Two Electric Arc Furnaces (EAF) located at InfraBuild’s manufacturing sites in Sydney and Laverton are at the core of these steelmaking facilities. The seamless functioning of both EAFs is critical to operations and ensures InfraBuild customers are always supplied with quality steel products.
Due to the critical nature of the EAFs, the installation of a new transformer has seen a major operational security risk eliminated at the Sydney Steel Mill.
During the Christmas/New Year shutdown at Sydney Steel Mill, the main transformer (TX1), which supplies power to the EAF transformer was upgraded. With the transformer’s installation, the active power input into the Sydney EAF has increased from 56.2 MW to 61.5 MW. In production terms, this is an increase in billet production of around 45,000 tonnes per year.
Multiple, significant long-term benefits to InfraBuild include lower costs, increased self-sufficiency and a lower carbon footprint achieved through making our own rather than sourcing billet externally.
“By purchasing and installing a new, higher power No.1 transformer, the operational risk of an unplanned outage and having to operate at reduced capacity has been eliminated,” explained the Project’s Coordinator, Gilbert Du.
“Replacement of the No.1 transformer before failure has provided the site with a spare transformer sized for present operations and also provided us with a dedicated spare for the No.2 transformer,” Gilbert said.
The main transformer’s installation was a large complex project requiring a team of people with highly specialised skills across a variety of engineering disciplines. The team required experience with heavy rigging, fit-up, cabling, isolation, instrumentation and PLC’s (programmable logic control).
Along with the transformer change-out, the capacity of the high voltage switchgear was upgraded with improved safety features to handle increased loads (cabling, earthing, switchboard, protection panel and switches).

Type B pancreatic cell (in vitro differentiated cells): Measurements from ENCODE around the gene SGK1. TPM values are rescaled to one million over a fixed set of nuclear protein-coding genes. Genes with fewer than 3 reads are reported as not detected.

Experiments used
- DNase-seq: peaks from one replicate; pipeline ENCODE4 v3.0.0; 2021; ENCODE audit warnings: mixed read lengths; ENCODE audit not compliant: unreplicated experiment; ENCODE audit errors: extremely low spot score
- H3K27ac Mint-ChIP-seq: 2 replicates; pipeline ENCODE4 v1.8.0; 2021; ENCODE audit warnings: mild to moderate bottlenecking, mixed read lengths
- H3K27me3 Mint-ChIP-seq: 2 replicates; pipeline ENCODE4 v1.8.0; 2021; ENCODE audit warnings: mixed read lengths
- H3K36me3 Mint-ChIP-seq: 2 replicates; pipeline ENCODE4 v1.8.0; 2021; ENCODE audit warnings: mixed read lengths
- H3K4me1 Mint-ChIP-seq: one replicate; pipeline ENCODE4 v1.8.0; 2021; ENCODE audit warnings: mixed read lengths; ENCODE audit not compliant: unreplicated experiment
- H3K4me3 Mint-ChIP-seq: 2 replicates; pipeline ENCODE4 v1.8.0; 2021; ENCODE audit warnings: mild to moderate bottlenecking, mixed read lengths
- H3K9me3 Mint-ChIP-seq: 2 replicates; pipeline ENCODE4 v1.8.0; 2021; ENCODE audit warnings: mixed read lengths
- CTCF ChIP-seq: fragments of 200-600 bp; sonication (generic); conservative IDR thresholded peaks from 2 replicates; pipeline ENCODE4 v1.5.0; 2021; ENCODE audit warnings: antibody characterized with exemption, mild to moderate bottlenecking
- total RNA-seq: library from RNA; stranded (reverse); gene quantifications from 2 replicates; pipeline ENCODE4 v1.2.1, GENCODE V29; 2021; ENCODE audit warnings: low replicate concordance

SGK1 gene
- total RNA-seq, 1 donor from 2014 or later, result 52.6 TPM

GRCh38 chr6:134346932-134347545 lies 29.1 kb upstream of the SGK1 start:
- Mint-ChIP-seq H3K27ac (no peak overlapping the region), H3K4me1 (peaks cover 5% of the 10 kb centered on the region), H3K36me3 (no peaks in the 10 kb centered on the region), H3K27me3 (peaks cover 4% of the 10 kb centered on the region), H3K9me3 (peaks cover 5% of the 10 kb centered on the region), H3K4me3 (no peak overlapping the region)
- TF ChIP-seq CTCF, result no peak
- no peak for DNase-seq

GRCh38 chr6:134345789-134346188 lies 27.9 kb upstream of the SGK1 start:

The successful installation of the transformer was largely thanks to the hard work and ingenuity of the Sydney Melt shop maintenance and engineering teams.
One of the most challenging aspects of the project was the late delivery of several essential components. The project team managed the delays well with parts air freighted to meet the installation deadline. The delivery of the disconnector switches, the HV Panel and the circuit breaker – manufactured in China, Italy and Germany, were all affected by COVID and difficult supply chains.
“It was ‘touch and go’ whether some of this gear would arrive in time and the team had to change plans a few times to cope with changing delivery dates,” said InfraBuild’s NSW Head of Rod and Bar Manufacturing, Steve Elliott.
“It was a combined stellar effort,” Gilbert said. “The project team was able to navigate through multiple technical and logistical challenges and managed to complete the installation on time with a shortened shutdown timeframe.”
The electricity which feeds the Sydney Steelworks is supplied at high voltage (132kV) and is stepped down, in two stages via large transformers, to the operating voltage of the EAF.
Condition monitoring on the primary step-down transformer (TX1) showed it was approaching the end of its expected service life (30+yrs). The failure of the transformer without a spare would’ve led to unacceptable business impacts. The secondary transformer (the ‘engine’ of the EAF) was upgraded a couple of years ago from 72MVA to 90MVA. However, the full benefit of this upgrade couldn’t be realised until now due to the limited capacity and age of the TX1 transformer.
Following the successful start-up after the shutdown, a ramp-up of production from the EAF is now underway.
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